Mobile Accessibility Requirements

Kiosk and Website Requirements
June 16, 2015
Wounded Warrior Project
June 30, 2015

Usually, mobile applications are generally covered by the same standards for access by people with disabilities that apply to non-mobile software and web applications. Applicable U.S. laws such as the Twenty-First Century Communications and Video Accessibility Act (CVAA), Section 508, and the Americans with Disabilities Act (ADA) apply in different ways. Although it is normally directed by the same set of regulations, it is important to know and understand the requirements for mobile devices and applications.

The technical and functional requirements of Section 508 such as Section 1194.21 Software Applications and Operating Systems, Section 1194.22 Web-based Intranet and Internet Information and Applications, and Section 1194.31 Functional Performance Criteria can be applied to mobile content. While these standards do specifically state anything about mobile applications and the requirements, the requirements cover the general accessibility requirements that are relevant to mobile applications and mobile device accessibility.

Regarding organizations that must be ADA complaint, accessibility of mobile devices and applications should follow Web Content Accessibility Guidelines (WCAG) 2 standards including multimedia access (captioning and audio descriptions).


WCAG 2 does not specifically address mobile devices and applications, however, the principles and success criteria outlines in WCAG 2 are relevant to mobile applications. The sufficient techniques and known failures for WCAG 2 don’t specifically address mobile applications, although sufficient techniques and failures are non-normative information and criteria for mobile devices and applications could be created to map WCAG success criteria. The World Wide Web Consortium (W3C) did create Mobile Web Best Practices for mobile web apps, however, these best practices are not accessibility specific even though they do include guidance that promotes accessibility across all platforms. The most relevant guidelines are those included in the WCAG 2 set of public standards that should guide mobile application development to ensure accessibility. Additionally, the Web Accessibility Initiative (WAI) created a W3C guideline document titled User Agent Accessibility Guidance 2.0; the guidelines provided in this document are useful for addressing the accessibility of any mobile application.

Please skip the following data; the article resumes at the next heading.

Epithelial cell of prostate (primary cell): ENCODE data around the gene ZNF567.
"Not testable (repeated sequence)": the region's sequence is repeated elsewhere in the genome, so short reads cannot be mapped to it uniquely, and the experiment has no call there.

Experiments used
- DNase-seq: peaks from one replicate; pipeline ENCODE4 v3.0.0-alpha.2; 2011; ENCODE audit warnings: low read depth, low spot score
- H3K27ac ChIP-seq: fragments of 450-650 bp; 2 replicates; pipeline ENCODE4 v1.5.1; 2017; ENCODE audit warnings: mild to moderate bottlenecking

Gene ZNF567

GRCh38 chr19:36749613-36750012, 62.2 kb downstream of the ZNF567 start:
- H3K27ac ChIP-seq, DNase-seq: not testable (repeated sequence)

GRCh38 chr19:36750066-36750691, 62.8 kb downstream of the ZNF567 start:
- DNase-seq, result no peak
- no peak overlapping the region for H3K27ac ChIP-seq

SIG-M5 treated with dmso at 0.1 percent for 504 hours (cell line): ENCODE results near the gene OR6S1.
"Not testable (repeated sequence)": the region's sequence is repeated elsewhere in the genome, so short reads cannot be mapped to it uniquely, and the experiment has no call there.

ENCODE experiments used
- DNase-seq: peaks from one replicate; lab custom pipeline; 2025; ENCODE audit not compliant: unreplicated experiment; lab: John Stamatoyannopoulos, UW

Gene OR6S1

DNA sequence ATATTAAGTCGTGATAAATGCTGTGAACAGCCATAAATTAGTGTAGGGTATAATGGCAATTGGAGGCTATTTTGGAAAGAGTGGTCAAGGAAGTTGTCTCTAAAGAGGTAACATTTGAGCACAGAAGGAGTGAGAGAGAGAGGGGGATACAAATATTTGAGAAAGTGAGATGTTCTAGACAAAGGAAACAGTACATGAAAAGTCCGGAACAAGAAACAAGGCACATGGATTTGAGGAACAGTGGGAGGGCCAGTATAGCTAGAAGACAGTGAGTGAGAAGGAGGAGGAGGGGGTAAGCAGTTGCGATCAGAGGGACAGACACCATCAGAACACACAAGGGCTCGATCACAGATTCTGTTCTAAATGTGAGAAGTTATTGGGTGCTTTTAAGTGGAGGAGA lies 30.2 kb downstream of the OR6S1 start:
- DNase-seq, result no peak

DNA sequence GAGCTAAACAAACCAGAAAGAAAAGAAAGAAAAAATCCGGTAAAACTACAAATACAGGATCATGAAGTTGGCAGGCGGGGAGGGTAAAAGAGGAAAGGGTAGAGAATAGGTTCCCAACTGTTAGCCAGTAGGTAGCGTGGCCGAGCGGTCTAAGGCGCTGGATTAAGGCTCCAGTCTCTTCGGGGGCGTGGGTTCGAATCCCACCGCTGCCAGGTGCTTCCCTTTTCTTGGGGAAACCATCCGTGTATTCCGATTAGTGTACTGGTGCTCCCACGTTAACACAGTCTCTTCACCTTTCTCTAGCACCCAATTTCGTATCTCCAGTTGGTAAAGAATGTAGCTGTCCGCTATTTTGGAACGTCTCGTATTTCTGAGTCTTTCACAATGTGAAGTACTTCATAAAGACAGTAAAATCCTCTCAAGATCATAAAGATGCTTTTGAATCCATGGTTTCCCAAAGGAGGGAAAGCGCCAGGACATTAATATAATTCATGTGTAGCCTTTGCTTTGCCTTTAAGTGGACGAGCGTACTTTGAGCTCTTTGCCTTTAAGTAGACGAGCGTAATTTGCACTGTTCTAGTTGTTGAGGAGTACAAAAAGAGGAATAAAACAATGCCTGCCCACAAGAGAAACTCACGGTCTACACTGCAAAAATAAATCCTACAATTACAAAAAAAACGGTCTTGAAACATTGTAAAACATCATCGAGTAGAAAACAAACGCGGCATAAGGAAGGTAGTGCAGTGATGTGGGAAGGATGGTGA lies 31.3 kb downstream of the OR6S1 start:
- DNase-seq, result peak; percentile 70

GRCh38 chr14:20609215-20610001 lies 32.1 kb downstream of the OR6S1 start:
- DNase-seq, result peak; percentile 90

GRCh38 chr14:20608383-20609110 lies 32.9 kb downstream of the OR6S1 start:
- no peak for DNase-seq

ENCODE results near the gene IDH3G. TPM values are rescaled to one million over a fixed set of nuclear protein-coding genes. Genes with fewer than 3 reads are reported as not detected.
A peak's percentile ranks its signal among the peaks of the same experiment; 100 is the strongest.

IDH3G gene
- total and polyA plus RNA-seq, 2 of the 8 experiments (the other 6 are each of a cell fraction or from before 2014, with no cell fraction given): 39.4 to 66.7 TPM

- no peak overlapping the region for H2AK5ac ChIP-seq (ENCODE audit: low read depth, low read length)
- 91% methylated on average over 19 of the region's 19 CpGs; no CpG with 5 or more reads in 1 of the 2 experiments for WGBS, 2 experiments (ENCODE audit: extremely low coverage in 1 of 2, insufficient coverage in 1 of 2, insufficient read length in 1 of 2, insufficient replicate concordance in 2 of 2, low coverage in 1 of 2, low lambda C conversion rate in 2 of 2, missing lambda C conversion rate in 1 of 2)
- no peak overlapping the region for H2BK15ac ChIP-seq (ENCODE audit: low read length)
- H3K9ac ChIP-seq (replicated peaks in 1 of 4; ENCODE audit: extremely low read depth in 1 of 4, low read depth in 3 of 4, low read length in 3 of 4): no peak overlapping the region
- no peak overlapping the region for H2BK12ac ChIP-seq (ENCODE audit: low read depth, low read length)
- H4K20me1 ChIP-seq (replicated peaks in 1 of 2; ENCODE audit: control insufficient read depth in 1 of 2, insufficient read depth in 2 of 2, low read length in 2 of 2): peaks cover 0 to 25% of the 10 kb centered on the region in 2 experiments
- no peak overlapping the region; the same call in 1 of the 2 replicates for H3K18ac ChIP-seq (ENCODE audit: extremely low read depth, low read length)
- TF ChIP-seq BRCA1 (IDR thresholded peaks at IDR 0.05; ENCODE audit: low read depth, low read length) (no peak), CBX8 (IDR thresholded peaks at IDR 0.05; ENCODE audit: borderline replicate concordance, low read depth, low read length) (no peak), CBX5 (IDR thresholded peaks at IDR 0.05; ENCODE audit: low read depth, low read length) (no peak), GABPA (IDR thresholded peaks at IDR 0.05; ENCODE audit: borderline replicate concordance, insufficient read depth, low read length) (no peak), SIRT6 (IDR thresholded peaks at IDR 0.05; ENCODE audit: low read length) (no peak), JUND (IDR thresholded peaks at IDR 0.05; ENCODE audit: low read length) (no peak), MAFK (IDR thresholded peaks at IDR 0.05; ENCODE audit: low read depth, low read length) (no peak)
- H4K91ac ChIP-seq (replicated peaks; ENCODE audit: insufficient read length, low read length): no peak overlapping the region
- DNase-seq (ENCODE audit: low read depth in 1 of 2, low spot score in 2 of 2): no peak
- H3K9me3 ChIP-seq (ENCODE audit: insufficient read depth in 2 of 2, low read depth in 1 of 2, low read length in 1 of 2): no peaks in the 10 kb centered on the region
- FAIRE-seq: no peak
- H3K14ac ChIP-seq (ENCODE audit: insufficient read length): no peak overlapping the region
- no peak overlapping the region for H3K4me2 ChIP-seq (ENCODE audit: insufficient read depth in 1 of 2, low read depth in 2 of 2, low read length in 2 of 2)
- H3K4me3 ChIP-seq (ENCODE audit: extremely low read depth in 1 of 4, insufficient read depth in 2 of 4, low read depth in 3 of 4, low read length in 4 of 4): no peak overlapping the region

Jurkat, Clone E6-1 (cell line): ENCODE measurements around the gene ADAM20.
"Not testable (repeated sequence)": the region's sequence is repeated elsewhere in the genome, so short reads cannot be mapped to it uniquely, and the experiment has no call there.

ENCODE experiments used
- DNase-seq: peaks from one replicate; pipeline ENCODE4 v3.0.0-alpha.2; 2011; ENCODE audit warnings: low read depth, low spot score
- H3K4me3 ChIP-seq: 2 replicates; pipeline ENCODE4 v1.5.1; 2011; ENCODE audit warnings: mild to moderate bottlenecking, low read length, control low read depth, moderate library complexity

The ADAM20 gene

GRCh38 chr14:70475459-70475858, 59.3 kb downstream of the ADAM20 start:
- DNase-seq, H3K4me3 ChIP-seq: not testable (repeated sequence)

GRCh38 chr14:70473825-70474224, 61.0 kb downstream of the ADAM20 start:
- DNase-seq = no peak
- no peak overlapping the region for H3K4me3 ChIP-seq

The CVAA Rulemaking and Order from October of 2011 addresses guidelines on what performance objectives must be met for advanced communication devices and applications. These types of objectives included access without vision, with low vision, without hearing, without color perception, with limited manual dexterity, without speech, etc. The objectives also address availability of information without requiring vision, hearing, etc. These functional objectives are inline with the core principles of WCAG 2 guidelines and Section 508. Thus, WCAG 2 guidelines and Section 508 standards are a logical starting point for mobile application development under CVAA.

Mobile applications and devices may be subject to one or more accessibility standards. Moreover, the main international standards for accessible web content the WCAG 2 Guidelines are a good foundation for ensuring mobile apps are accessible to people with disabilities. As requirements for the ADA are created by the DOJ, more rulemaking is likely to be made under the CVAA in the form of more specific standards and they’re likely to emerge around mobile content.